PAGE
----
We walked the last couple of kilometres feeling numb below the waist, and just plodding one foot in front of the other. In our minds, though, we were both quite chirpy. We came to another incised estuary, but were happy to turn inland this time as it was our stopping point for the day, after over 10 hours of slogging. We skirted along the edge of a wood above this river valley as we wanted to avoid the sugar plantation buildings just to the left of us. It brought us out at the track of the old railway, and we headed back along it parallel to the main road to the old plantation buildings at Savannah. The plantation itself was not working, but some of the buildings had been converted to intense stocksheds; chickens and pigs. The remaining parts of the plantation buildings had been preserved in part ruin and, like in many of these old estates, the surrounding land was landscaped as a pleasant open park, mainly palm trees.
The main coast road between Souillac and the airport cut through this area and we had arranged that Mike would head down this way after work in Port Louis. At this time though, half the country’s population would be trying to escape Port Louis, mostly on the same M1 as Mike, so we knew we might be in for quite a wait. We shared the remains of our provisions, biscuits, juice, squished banana. Jeremy, as was his wont when given a spare moment, would light up a cigarette. I spied a fast flowing stream running through the palms. It most probably rose in the hills of the tea estates some ten to twenty kilometres away and had been channelled to run down the side of the cane fields to this point before spilling in to the larger river we had met at the end of our walk. It was encased very neatly in granite walls and floor, the minimum resistance another reason why it was so fast flowing. With as much flexibility as I could muster I bent over and washed my hands in it. It was icy cold. I splashed it up over my greasy, sweaty, dirty neck and smeared my face. I then took off my trainers, pealed my wretched white socks from my clammy feet and swung my legs over the streams wall and into that fresh, bubbling, arctic balm. It instantly froze my feet, but I did not care. It was a good numbness that took away the pain of all the blisters, sore feet, overheating that the last thirty kilometres had put on to them. I lay back on the soft grass and smiled an enigmatic smile of one who is glad something challenging has been completed.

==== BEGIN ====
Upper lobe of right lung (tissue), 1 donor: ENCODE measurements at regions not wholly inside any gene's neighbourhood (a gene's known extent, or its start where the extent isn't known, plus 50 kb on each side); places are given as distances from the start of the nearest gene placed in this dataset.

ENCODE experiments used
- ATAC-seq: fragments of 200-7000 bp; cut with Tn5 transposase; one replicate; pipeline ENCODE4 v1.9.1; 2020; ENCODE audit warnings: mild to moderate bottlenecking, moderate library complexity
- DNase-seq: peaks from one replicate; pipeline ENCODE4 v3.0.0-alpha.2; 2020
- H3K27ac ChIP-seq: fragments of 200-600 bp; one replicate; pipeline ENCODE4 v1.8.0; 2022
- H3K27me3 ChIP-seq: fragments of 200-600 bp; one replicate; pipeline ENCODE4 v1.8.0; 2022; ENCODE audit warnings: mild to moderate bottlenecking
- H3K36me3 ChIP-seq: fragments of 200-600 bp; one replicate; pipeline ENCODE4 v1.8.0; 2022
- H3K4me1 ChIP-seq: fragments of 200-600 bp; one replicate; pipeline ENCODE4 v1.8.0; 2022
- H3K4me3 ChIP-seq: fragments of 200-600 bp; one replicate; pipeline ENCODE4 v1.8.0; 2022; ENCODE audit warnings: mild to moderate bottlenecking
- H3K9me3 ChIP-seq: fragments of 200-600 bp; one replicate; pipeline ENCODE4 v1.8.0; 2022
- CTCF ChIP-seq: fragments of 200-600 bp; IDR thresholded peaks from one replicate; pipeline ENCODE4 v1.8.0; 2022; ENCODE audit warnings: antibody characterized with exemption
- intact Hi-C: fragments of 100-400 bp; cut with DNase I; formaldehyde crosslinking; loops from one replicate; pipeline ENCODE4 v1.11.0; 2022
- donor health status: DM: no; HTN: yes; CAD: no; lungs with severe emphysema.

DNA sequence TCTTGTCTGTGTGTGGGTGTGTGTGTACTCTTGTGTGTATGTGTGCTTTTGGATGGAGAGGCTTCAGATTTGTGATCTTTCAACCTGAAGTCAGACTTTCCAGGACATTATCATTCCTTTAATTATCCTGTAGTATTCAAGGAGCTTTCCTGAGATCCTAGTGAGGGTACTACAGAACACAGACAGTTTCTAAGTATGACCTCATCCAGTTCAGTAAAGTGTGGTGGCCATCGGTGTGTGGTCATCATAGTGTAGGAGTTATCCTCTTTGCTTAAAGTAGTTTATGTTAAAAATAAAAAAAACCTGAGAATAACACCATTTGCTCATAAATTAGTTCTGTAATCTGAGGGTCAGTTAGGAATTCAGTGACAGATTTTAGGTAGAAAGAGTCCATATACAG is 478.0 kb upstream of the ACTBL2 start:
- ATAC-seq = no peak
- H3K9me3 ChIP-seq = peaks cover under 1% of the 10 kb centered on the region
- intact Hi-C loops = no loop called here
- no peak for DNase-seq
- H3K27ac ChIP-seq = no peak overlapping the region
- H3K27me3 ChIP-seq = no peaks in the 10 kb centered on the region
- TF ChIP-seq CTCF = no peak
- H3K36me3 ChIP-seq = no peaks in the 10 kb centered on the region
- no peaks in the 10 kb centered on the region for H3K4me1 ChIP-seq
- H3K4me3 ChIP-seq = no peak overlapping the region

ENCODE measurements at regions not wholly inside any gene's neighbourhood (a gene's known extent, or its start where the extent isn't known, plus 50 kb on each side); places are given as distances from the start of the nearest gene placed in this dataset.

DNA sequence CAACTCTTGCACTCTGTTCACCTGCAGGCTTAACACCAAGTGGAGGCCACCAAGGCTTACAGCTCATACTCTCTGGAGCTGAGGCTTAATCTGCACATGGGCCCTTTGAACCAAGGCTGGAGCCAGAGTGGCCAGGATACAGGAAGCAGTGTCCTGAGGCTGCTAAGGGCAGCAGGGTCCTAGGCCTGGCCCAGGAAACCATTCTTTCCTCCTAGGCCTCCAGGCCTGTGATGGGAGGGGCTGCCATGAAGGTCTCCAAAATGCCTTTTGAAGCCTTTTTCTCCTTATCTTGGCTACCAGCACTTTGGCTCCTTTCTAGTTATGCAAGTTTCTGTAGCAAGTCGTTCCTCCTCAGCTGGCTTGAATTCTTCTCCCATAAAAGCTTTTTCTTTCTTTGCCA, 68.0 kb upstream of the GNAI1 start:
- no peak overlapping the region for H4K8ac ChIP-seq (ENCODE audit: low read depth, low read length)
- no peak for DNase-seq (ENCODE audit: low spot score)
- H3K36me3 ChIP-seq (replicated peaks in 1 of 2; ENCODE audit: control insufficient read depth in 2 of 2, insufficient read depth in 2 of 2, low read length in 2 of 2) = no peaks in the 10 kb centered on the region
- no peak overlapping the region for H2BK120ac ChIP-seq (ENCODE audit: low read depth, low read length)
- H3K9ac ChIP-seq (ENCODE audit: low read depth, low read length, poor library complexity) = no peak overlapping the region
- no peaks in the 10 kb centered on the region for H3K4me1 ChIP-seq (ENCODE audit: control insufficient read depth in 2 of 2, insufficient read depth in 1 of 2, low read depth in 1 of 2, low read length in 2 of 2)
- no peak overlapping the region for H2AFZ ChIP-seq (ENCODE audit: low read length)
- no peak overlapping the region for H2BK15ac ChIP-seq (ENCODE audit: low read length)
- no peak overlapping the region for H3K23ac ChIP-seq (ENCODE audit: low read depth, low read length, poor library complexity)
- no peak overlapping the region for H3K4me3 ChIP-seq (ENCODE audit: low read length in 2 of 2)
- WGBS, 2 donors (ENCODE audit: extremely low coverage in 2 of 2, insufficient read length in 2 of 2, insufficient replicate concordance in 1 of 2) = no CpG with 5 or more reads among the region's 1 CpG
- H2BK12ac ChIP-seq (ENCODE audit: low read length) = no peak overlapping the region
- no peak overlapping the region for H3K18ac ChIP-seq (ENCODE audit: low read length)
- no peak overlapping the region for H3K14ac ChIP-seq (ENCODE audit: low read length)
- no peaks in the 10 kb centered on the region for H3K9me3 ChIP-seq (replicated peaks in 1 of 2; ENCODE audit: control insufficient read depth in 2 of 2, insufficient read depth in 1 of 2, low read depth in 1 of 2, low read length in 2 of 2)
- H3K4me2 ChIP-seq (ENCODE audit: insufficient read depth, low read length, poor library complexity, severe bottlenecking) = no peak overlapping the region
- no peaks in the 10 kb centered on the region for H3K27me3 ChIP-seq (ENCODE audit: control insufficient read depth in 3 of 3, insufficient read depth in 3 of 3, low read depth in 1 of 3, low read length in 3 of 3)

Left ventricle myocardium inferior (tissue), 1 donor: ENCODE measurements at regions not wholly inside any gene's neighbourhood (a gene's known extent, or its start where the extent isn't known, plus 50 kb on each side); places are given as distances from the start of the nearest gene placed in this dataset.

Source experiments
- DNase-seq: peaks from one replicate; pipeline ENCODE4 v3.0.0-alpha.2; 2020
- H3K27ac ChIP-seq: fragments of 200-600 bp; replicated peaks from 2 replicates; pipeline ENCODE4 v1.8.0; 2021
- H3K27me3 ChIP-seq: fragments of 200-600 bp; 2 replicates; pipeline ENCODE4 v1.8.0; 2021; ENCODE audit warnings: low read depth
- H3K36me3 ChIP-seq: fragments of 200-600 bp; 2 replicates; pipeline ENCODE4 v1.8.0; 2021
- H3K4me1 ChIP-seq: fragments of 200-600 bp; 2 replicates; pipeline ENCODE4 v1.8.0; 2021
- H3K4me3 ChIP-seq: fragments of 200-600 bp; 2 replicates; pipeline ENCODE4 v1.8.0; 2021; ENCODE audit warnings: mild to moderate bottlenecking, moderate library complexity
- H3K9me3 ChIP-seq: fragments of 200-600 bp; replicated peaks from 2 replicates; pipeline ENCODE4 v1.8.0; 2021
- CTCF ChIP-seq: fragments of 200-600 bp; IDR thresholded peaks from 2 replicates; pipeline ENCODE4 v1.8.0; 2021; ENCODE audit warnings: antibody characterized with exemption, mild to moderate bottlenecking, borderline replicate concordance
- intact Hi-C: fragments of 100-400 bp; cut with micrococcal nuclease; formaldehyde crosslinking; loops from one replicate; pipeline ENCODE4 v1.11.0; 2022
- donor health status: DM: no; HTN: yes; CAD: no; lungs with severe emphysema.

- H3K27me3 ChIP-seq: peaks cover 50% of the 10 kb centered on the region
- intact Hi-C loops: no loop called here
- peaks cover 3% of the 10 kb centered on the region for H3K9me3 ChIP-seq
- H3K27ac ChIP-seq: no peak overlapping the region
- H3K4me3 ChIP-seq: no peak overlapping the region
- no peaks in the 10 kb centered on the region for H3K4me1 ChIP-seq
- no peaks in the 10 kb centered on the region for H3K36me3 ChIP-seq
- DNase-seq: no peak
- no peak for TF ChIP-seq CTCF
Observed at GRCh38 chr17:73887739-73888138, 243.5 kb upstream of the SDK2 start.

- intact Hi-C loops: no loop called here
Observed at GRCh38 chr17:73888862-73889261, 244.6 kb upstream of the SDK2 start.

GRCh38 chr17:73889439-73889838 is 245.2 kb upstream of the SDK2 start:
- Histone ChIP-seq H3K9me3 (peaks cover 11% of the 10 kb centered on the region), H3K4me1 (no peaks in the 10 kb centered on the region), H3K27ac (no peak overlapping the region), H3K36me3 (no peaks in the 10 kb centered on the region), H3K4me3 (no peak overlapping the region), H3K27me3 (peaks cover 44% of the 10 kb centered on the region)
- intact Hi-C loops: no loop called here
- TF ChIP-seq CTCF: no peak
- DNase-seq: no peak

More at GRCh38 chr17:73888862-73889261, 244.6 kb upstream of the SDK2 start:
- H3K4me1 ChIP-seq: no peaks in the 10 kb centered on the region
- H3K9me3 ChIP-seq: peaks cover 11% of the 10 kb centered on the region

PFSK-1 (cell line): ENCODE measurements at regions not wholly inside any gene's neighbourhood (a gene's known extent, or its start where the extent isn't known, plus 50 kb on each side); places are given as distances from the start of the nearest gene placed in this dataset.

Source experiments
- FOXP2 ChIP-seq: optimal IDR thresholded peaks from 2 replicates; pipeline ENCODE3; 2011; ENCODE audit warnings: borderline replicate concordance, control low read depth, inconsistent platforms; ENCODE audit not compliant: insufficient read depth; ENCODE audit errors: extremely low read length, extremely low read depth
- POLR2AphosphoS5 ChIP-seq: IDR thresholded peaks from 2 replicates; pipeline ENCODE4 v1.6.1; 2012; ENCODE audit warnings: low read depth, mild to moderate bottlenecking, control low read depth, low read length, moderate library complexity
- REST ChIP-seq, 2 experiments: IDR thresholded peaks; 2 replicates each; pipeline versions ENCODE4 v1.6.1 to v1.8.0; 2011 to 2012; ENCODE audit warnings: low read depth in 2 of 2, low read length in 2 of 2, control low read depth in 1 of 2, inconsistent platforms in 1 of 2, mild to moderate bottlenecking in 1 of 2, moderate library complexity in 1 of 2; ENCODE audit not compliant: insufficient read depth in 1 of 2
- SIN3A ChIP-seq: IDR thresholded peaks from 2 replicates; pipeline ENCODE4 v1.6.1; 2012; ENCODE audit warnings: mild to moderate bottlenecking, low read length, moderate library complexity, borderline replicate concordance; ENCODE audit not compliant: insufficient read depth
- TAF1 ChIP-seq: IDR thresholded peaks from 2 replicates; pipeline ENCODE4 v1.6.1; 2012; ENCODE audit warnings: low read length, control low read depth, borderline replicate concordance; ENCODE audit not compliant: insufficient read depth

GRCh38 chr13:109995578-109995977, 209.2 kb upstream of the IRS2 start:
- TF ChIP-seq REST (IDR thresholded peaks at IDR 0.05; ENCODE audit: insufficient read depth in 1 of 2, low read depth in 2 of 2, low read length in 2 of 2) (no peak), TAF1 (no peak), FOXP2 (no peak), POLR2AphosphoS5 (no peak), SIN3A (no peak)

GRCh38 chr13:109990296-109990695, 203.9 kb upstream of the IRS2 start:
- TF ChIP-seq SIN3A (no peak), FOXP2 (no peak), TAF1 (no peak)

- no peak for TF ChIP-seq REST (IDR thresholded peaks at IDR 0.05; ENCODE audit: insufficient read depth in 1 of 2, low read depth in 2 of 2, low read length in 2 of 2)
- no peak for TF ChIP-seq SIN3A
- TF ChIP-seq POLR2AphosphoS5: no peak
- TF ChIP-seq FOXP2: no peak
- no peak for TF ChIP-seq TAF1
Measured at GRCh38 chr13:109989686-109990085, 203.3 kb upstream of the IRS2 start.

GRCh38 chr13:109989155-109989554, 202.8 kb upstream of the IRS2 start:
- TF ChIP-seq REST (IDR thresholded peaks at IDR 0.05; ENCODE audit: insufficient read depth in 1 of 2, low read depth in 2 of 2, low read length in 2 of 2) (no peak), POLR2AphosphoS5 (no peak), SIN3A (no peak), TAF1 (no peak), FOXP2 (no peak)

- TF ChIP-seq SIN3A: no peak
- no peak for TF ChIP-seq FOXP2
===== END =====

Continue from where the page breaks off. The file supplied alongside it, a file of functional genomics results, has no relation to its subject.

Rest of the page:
It was a good hour before Mike swung the pickup truck across the gravel of the plantation yard, we still had to head back to Gris Gris to grab the first vehicle, so we used the journey to try to explain to Mike the range of weird and wonderful secrets this coastline contained, and pick out along the way the corresponding land from the road side. Of course when we were in the midst of the Frenchies’ playground, taking photographs was the last thing on our minds, so now our stories of ring tailed lemurs, giant tortoise, gorgeous water features and luxurious holiday homes sounded a little like embellished travellers’ tales.